Hoag, Niland, and Operation Downfall
Ever since the Battle of Midway in June 1942, American forces had been on the offensive, moving across the central and south Pacific. Step by step, island by island, they had pushed Japanese forces back to the very doorstep of Japan. Their last stop before an invasion of Japan's main islands was Okinawa. This bloody and costly battle ended in June 1945. Some of the surviving troops returned to bases in Guam. Their orders were to rest, recuperate and train for their next battle — the invasion of Japan.
The Final Offensive
Military planners envisioned the invasion of Japan proper in two phases. Phase one, Operation Olympic, the invasion of Kyushu, was scheduled for November 1, 1945. Only troops already stationed in the Pacific would take part. Once captured, Kyushu would allow for a second phase, if needed. Operation Coronet, the invasion of Honshu and the Tokyo plain, was scheduled for March 1, 1946. Units in the Pacific, reinforced by American and other allied troops transferred from the European theater, would participate in this second phase, which would lead to the very heart of Japan — Tokyo.
Long Odds for Survival
Going into battle again after surviving the mud, rain, and misery of the 82-day battle for Okinawa was disheartening for the Marines. For Jack Hoag and George Niland, with the 6th Marine Division, the future seemed bleak. On Okinawa, both had witnessed the fierce resolve with which the Japanese soldiers had fought. The two Marines had lost countless friends, and felt deep foreboding. Hoag would later describe the situation:
"I figured my odds would be running out. We knew we were going to go to Japan, because that was the last stop. We were told that they were going to protest every foot of it, civilians and Japanese military. They had something like 8,000 kamikaze planes in readiness they had never used. We were told that they were going to use them to blow up all the troop ships coming in. And that's what the Japs had intended to do. So we probably wouldn't have even gotten there."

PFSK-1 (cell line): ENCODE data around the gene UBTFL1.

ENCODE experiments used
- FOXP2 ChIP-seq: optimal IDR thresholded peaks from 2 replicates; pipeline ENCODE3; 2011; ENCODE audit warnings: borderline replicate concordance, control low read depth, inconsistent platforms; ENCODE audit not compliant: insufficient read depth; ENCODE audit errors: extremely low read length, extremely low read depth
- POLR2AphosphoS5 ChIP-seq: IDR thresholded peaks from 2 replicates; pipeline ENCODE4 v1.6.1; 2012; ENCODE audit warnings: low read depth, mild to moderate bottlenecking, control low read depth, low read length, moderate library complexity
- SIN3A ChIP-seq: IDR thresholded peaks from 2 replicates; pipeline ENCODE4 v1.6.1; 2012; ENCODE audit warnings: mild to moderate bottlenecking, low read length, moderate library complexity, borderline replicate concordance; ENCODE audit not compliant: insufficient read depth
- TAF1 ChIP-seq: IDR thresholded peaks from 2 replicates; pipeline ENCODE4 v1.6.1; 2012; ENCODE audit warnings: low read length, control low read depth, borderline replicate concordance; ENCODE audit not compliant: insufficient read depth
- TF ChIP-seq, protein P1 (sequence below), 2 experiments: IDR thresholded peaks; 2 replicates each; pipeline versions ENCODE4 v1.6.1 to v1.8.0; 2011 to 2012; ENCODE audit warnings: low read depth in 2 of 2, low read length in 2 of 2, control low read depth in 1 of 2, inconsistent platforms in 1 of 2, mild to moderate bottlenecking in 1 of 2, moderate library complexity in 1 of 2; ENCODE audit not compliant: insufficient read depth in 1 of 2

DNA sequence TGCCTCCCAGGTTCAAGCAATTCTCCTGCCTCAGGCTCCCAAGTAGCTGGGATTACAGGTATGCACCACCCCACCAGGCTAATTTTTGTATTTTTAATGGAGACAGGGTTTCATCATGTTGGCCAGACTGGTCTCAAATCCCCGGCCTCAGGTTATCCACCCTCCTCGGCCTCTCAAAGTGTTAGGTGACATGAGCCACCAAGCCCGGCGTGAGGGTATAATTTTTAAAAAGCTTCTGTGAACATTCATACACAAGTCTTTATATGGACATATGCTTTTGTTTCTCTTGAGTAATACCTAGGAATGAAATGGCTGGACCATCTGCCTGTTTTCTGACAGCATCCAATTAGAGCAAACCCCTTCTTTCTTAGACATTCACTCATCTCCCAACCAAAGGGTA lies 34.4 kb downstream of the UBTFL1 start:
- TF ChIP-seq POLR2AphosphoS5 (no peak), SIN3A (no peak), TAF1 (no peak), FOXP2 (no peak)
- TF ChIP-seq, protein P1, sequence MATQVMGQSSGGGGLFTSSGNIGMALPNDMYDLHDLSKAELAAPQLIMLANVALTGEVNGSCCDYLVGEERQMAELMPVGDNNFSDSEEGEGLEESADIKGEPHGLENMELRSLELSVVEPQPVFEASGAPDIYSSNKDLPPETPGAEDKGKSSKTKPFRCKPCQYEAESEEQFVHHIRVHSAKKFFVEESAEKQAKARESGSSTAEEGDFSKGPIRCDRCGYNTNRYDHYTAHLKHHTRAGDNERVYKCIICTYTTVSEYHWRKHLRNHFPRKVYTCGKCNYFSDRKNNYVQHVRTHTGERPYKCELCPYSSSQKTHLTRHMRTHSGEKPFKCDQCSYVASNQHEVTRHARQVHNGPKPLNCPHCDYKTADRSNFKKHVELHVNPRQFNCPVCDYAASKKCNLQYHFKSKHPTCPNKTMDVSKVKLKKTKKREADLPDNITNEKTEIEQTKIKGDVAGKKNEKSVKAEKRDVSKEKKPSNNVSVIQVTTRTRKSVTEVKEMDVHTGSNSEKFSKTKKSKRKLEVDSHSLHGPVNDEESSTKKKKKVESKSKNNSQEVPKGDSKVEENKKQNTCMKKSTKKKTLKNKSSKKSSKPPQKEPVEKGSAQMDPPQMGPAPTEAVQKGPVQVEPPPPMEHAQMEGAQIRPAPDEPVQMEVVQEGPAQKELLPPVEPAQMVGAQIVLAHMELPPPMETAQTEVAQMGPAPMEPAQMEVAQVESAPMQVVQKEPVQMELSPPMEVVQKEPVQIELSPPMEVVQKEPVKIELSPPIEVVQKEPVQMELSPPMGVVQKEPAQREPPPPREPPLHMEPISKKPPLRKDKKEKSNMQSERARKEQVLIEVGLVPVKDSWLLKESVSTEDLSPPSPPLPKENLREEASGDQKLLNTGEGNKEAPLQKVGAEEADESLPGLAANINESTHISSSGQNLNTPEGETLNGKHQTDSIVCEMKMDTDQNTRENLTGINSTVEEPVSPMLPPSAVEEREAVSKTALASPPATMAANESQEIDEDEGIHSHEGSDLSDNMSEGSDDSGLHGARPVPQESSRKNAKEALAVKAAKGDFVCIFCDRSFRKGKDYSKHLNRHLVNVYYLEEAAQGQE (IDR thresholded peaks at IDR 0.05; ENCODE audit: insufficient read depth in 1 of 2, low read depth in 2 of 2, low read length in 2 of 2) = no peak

For Niland, the prospect of more fighting seemed to indicate certain death. The costs of the war had already mounted to shocking levels on both sides.
"...We started getting instructions on invading Japan. And we were in the first wave, going into Honshu. And we considered ourselves dead men. We really did. We knew we wouldn't survive. And we just ... we were like in a trance, you know. We thought [we] would be done."
Expected to Die
When the battle of Okinawa ended, Hoag was a veteran of over three years of war. The 24-year-old was sent back to Guam. It was during this time that he and a friend learned how prepared the U.S. military was for American deaths during the invasion. They had heard a rumor that grave markers were already being made for those who were slated for the invasion.
"...We drove clear to the other side of the island. A big Navy base there, and they had a mill set up there. And they were making crosses and stars of David. And they had rosters of all the outfits. They were stacked up in alphabetical order, the ones they made. And I found the pile that had H's. They put about ten crosses to a bundle, you know. And I went right through them and found them. I found the one with my name on it. It had my name, had 'USMCR' on it, and had my serial number below it."
Like those of so many others, Jack Hoag's cross would never be used. The war would end before the planned invasions of November 1945 and March 1946 could take place. After almost four years of service, Hoag was finally able to head home in October 1945. To aid in the repatriation of Japanese soldiers, Niland was sent to China, where he stayed six months before returning to the States.